Kiboko Bay, after a bone-shaking tuk-tuk ride on the dirt road, is incongruous in its luxury. A small pool gleams bluely next to the lake. The noise isn’t birdsong, it’s more like bird-uproar, they are exuberant. Above me, the flamboyant tree is oddly Christmassy, but simultaneously not at all, tiny leaves smaller than a child’s fingerprint, great pods hanging ponderously down.
The breeze is strong here, and I can see my shadow’s hair blowing wildly, tugged out of its messy knot. And my starry earrings are blowing too, casting pale quick lights on the page of the diary where I write.
But it is the music of the wind chimes that makes me feel hushed and blank-hearted, as if the watch on my wrist is meaningless, and my to-do list is a mere extravagance.
I wonder if Queen Victoria ever dreamed of her lake, and if her staid, modest, loving soul was stirred by the sight. That little plump woman with her affected voice would have been horrified by primitive Africa, and yet I believe Lake Victoria would have silenced her with wonder.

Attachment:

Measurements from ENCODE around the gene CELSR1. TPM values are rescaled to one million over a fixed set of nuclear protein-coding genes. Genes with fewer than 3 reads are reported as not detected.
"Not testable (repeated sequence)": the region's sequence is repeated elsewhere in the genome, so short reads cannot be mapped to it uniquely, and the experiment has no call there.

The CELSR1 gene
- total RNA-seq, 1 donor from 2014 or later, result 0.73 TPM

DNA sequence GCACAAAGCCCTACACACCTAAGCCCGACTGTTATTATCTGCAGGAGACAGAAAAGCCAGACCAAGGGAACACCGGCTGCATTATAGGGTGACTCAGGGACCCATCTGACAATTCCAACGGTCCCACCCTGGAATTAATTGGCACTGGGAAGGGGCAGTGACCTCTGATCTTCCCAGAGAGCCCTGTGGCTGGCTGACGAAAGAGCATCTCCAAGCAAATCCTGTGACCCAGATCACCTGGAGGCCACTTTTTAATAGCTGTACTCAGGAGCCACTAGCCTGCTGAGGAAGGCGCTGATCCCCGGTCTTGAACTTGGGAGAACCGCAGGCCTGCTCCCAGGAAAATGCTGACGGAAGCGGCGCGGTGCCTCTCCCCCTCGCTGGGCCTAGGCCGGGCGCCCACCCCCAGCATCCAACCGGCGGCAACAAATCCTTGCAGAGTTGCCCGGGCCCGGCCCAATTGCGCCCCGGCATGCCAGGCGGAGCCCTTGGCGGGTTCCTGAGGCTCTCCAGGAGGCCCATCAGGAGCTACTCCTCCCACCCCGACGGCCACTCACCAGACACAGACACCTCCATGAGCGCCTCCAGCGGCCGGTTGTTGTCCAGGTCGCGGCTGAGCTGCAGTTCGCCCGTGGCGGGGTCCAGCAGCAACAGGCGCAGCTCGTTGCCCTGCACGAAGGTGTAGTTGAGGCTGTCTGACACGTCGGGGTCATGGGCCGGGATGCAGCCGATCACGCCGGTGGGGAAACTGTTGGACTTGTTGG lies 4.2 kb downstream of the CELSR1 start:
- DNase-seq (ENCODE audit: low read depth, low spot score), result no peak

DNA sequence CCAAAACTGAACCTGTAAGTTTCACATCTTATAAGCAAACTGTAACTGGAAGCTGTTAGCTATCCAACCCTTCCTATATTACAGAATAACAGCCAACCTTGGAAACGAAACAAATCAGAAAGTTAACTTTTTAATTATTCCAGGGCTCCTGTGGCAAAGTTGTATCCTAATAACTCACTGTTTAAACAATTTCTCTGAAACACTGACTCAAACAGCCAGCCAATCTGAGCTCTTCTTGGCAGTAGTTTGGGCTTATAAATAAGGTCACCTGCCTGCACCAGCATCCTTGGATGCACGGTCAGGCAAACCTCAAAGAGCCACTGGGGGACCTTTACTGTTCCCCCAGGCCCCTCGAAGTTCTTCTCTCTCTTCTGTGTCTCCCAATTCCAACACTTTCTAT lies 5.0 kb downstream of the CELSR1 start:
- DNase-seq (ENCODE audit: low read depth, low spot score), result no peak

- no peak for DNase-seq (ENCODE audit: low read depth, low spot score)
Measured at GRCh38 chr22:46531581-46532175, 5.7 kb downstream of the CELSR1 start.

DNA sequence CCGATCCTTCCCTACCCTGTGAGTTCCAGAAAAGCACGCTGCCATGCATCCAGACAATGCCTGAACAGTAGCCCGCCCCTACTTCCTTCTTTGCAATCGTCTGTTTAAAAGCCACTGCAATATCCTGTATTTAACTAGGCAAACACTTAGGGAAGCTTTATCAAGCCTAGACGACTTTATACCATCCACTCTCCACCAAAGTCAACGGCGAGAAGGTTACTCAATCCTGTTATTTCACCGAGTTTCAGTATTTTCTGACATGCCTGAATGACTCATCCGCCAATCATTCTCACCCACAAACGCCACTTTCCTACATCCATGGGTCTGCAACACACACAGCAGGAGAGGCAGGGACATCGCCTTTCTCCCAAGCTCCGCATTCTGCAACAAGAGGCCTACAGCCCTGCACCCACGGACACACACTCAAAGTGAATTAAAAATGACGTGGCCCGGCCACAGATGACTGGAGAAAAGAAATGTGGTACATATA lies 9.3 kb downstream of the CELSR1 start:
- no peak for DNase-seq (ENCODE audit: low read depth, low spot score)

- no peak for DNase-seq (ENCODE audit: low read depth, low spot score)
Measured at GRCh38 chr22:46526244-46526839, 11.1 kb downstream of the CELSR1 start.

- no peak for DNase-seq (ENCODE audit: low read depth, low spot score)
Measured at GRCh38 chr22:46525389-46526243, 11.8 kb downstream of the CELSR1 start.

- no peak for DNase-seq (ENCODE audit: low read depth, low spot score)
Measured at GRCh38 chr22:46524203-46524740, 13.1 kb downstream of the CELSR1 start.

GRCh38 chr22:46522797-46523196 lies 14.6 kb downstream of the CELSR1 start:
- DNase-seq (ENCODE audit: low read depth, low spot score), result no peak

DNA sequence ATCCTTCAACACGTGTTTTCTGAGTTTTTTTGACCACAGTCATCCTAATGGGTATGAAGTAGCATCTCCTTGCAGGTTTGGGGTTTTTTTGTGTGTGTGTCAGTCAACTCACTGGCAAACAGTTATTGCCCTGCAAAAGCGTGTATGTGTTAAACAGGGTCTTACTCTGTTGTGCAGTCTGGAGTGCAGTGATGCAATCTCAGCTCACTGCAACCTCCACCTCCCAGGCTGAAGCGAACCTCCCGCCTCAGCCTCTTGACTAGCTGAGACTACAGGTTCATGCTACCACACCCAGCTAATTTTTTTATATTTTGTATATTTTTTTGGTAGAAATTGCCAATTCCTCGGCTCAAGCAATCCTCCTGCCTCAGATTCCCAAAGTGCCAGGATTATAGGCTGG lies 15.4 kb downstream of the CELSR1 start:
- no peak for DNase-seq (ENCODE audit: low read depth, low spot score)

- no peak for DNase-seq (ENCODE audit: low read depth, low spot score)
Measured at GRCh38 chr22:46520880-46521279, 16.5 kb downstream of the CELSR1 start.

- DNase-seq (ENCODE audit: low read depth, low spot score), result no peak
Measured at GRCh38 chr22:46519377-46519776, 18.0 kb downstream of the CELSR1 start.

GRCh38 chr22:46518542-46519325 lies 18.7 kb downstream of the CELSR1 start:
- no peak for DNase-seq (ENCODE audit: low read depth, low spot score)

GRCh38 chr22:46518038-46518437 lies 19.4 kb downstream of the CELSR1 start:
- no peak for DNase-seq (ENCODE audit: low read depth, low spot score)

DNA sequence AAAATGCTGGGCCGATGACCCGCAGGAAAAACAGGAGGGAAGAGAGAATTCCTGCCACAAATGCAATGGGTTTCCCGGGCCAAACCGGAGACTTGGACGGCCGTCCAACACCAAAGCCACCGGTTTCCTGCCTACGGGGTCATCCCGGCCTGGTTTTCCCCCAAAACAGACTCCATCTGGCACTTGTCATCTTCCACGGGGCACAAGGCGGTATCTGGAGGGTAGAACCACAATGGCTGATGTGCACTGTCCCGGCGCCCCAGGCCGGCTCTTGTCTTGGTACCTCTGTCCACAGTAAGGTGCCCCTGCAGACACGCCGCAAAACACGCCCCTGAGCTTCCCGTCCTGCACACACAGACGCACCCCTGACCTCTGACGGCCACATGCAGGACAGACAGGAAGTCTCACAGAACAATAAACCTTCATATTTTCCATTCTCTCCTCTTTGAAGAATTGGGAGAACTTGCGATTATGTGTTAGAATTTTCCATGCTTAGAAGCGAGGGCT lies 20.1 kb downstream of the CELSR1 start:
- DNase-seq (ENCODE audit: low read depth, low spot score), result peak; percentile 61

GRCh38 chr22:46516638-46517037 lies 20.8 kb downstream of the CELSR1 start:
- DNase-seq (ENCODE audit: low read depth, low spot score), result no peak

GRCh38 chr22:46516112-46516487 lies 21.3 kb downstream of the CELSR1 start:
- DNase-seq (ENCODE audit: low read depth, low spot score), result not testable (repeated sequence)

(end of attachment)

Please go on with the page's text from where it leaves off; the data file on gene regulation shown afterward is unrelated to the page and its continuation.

I walked down to the water’s edge, telling myself that the crocodile I saw last time I was here was a mere monitor lizard, to stand on a boulder at the lakeside. And there were these dragonflies – pink, their bodies striped and their wings diffused, but pinker than I could believe. It’s funny how in Britain, when we speak of a pink bird or flower, often we mean pinkish, off-pink, a faint tint of blush. Even a robin’s red breast is nothing on the scarlet of my bearded barbets. But in Kenya, colour is overripe, true and feverish, unforgettable. Those dragonflies were fuchsia, pink as a child’s party dress, pinker than flamingos.
We went on a boat ride, to which I objected, since I will always think of our voyage on Lake Naivasha as a near-death experience – the look in that hippo’s eyes! But it was a peaceful trip enough, not a hippo in sight. We saw hyacinth, with its lilac flowers and leaves curved like a hand. It’s bad for the lake, they say, but I thought it would be wonderful, to see the lake blossom like an oasis, like a wildflower meadow in spring.
Back on solid earth. My soul quieted by the spread of shifting sky and water.
And the flamboyant’s petals are wrinkled as a dress left on the bedroom floor all night. Pollen staining my fingers poisonous orange.
A snatch of wind chime lullaby on the breeze.